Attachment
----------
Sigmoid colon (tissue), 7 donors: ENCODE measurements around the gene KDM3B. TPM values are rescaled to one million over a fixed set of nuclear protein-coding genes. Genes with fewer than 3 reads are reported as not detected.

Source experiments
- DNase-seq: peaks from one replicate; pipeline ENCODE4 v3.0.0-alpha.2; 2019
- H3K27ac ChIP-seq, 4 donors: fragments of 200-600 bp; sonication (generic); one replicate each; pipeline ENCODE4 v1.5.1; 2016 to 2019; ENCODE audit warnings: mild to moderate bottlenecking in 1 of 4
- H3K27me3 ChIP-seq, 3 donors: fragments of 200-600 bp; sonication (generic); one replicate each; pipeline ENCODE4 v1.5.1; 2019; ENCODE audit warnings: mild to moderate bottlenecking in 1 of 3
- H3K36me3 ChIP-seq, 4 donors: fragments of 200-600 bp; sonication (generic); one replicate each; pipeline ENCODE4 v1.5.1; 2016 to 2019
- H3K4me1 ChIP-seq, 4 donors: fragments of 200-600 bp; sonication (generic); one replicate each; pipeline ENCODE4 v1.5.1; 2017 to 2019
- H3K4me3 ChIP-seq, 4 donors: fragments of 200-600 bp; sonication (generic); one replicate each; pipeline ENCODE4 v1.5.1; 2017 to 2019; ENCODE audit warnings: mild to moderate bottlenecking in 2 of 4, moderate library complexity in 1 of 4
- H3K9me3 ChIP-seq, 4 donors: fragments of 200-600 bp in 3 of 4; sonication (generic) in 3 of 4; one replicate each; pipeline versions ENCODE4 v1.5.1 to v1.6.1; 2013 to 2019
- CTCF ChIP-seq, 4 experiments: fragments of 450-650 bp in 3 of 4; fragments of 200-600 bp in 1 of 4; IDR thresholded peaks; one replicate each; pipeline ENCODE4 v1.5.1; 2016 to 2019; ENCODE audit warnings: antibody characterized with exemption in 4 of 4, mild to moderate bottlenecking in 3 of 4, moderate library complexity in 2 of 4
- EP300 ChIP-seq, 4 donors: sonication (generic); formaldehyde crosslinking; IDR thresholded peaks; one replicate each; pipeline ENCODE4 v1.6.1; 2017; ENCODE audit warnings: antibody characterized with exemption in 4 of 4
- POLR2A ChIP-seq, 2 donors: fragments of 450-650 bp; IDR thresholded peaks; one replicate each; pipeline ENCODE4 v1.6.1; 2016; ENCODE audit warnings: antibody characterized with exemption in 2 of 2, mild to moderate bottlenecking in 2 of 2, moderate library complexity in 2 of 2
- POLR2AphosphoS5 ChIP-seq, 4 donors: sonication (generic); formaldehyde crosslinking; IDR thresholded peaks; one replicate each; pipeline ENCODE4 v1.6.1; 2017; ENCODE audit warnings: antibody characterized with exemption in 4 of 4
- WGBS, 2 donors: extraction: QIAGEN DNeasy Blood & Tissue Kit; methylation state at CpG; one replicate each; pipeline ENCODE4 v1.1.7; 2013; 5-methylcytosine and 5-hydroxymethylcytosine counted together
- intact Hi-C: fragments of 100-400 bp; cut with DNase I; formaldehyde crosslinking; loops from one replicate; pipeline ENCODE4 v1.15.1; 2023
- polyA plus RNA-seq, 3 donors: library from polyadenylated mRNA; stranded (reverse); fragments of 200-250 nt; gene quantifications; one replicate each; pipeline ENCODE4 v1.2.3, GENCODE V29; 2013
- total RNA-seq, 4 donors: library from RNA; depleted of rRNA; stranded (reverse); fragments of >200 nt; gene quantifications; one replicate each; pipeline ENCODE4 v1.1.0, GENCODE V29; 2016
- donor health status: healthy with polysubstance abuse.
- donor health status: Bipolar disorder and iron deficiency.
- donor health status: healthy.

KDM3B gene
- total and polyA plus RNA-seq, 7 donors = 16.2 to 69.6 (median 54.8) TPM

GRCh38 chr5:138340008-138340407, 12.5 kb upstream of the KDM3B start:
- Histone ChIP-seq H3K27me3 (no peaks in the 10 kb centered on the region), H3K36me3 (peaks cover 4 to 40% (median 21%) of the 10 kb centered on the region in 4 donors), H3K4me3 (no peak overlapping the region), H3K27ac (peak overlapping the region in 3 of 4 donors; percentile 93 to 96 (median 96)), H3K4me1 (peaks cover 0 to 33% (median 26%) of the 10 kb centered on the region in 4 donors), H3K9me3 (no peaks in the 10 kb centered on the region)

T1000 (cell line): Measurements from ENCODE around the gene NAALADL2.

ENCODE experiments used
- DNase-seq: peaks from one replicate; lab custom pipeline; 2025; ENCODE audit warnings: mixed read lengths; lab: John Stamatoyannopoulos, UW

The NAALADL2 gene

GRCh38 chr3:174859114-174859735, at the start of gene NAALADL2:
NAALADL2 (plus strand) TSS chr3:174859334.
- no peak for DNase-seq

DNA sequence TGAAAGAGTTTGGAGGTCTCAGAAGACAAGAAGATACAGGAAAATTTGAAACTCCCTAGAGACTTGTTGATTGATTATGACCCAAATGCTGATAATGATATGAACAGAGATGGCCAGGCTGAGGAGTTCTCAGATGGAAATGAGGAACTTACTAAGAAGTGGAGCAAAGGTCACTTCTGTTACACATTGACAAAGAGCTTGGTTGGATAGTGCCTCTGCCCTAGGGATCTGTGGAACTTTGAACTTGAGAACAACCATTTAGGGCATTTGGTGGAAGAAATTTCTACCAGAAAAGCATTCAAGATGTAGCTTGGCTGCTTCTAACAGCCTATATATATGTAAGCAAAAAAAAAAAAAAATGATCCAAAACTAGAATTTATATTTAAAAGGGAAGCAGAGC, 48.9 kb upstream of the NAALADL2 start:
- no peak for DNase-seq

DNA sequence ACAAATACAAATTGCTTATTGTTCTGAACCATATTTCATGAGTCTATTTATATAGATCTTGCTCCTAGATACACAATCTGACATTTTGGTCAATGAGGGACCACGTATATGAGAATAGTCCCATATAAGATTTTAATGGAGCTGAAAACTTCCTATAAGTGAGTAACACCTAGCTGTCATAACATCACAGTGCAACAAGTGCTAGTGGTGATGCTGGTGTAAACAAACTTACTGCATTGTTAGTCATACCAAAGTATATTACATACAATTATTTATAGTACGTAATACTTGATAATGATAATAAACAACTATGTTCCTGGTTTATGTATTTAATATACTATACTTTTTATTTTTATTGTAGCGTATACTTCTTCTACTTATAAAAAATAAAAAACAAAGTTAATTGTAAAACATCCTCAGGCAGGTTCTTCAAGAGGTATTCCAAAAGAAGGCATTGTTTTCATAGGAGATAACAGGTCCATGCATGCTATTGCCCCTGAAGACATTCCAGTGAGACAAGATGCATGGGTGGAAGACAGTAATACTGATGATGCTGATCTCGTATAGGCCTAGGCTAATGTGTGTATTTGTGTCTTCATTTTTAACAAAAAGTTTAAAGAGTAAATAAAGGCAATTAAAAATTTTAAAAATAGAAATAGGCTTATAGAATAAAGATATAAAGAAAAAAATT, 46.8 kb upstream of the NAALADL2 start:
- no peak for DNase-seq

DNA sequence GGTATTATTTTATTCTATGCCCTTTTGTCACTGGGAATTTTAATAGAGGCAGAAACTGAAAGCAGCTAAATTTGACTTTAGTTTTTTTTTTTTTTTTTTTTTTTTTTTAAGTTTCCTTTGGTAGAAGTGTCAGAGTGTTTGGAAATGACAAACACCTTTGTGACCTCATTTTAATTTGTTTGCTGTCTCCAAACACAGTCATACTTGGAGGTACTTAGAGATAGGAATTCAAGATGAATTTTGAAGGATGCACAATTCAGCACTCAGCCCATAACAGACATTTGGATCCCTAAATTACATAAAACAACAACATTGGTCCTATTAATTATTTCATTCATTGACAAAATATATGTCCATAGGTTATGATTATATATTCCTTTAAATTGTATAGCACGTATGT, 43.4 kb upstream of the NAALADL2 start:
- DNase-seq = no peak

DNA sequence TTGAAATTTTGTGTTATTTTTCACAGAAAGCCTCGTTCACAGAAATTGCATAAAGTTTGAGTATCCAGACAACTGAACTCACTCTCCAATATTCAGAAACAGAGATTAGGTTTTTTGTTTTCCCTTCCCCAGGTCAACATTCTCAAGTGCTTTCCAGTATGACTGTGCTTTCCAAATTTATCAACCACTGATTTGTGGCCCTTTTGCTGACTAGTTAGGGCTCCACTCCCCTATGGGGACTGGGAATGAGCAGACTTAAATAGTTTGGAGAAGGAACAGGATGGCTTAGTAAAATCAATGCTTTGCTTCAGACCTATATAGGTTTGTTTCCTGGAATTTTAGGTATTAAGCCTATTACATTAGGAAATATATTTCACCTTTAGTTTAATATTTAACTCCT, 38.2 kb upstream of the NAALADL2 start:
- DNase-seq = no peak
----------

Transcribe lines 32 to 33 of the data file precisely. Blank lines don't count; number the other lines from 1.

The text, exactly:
DNA sequence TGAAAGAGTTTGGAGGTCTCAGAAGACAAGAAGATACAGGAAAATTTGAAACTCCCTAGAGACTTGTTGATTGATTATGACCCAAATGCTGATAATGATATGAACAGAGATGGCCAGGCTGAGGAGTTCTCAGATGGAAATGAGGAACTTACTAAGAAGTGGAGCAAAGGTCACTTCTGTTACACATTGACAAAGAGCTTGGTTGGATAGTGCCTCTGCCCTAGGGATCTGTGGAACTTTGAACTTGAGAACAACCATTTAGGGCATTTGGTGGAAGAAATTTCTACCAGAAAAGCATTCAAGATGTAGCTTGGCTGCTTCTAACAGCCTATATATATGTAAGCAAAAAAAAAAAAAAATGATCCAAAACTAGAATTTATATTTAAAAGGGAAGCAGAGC, 48.9 kb upstream of the NAALADL2 start:
- no peak for DNase-seq